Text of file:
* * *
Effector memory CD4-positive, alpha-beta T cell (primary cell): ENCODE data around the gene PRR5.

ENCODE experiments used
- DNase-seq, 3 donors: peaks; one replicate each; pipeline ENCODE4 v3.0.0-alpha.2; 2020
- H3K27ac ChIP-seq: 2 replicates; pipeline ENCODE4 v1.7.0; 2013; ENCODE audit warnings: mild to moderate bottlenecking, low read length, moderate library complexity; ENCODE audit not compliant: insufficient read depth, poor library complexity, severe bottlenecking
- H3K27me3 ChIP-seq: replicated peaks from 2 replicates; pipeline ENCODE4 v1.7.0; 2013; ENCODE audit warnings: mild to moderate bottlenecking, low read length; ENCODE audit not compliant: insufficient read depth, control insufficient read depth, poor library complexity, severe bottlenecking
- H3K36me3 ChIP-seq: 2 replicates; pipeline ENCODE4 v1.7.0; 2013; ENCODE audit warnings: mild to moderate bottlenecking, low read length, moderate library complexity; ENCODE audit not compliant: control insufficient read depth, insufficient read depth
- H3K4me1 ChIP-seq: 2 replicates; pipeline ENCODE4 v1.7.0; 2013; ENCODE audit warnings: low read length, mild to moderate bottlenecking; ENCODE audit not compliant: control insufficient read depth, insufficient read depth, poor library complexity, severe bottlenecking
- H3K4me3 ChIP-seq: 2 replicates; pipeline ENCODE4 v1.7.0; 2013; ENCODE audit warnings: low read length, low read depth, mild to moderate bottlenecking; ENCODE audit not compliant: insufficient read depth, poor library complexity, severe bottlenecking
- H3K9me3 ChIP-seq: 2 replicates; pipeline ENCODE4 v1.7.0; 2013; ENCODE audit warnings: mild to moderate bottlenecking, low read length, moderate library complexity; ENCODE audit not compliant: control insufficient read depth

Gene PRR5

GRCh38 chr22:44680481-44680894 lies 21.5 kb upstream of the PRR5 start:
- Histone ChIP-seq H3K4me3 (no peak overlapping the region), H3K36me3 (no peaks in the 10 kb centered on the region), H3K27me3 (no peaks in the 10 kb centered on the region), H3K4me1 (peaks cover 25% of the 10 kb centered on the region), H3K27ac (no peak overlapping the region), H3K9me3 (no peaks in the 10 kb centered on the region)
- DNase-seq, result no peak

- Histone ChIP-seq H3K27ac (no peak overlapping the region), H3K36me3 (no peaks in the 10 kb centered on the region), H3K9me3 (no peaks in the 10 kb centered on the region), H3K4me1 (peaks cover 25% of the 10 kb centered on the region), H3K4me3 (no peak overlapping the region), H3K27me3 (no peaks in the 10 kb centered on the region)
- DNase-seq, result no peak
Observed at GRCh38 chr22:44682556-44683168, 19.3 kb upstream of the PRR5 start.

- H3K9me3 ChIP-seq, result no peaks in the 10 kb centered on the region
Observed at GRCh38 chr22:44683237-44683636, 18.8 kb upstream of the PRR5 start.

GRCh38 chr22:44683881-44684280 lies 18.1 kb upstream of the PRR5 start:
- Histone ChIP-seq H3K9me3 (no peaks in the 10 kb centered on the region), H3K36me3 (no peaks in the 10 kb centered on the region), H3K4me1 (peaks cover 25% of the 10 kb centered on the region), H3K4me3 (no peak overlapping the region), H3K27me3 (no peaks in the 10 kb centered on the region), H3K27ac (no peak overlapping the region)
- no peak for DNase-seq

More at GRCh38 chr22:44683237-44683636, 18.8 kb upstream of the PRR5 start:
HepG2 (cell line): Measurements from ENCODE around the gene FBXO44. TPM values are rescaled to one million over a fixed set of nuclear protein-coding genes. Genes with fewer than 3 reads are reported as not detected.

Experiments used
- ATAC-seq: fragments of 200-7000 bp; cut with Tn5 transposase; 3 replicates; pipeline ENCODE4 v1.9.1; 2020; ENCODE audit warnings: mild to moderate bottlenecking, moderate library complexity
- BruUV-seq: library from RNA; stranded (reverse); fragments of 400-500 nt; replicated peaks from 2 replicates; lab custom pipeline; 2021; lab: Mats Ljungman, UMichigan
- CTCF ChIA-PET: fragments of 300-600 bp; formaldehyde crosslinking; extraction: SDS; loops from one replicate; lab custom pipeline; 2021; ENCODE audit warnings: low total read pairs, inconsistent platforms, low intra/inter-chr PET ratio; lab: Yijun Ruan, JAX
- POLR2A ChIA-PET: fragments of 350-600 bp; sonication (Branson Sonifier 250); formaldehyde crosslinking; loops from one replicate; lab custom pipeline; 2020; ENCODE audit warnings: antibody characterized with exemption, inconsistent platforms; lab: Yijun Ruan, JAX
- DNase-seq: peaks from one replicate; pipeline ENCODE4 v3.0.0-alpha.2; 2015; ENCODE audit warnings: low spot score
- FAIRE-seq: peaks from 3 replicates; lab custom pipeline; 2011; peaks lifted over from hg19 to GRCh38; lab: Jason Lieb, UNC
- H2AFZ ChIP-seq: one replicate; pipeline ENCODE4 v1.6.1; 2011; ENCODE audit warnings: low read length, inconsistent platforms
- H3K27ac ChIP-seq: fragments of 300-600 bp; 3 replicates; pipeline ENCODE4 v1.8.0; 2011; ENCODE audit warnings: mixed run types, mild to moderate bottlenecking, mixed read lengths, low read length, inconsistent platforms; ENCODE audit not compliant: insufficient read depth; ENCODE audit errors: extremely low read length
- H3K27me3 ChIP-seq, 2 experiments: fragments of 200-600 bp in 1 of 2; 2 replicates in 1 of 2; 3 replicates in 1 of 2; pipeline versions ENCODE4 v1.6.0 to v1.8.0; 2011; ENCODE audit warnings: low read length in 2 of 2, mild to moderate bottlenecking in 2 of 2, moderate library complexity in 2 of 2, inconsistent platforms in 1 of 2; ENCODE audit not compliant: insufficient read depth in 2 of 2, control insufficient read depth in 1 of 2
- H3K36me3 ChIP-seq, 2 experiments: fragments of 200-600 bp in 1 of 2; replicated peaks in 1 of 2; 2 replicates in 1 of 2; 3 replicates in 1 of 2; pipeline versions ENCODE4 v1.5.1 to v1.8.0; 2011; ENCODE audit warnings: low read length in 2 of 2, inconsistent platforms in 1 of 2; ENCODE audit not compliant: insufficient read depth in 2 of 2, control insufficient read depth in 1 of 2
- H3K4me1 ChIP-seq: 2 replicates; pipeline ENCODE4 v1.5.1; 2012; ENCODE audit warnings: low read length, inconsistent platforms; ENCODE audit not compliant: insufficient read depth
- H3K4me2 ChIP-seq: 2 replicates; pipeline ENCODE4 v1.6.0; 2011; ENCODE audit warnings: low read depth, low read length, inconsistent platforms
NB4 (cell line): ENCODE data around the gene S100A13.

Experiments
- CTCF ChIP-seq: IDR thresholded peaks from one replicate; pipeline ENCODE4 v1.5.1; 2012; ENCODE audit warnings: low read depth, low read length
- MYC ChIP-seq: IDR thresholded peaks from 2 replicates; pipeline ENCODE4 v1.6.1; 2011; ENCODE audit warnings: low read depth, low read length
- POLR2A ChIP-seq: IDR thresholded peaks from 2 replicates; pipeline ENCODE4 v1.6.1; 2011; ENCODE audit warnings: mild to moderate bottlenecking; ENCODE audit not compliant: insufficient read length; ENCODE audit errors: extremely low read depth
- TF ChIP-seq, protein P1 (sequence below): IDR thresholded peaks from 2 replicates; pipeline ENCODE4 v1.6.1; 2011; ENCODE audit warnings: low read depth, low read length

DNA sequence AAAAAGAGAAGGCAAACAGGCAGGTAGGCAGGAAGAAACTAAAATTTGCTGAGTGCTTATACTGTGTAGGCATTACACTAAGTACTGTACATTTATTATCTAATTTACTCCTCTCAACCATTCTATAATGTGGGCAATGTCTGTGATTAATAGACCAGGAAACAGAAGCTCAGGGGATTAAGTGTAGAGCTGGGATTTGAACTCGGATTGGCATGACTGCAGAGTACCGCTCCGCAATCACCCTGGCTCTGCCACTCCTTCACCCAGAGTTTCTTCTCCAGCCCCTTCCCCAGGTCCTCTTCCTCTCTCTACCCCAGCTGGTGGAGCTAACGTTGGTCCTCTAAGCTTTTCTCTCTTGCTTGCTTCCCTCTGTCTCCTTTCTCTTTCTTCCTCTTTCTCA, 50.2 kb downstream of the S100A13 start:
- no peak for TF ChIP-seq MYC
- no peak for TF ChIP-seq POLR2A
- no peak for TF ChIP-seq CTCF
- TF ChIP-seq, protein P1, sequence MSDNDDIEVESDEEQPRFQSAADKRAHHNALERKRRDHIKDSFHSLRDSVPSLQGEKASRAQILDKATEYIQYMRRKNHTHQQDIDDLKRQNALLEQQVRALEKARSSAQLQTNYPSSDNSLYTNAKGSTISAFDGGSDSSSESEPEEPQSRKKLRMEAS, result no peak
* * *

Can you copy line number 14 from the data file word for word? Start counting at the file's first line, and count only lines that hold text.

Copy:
- Histone ChIP-seq H3K27ac (no peak overlapping the region), H3K36me3 (no peaks in the 10 kb centered on the region), H3K9me3 (no peaks in the 10 kb centered on the region), H3K4me1 (peaks cover 25% of the 10 kb centered on the region), H3K4me3 (no peak overlapping the region), H3K27me3 (no peaks in the 10 kb centered on the region)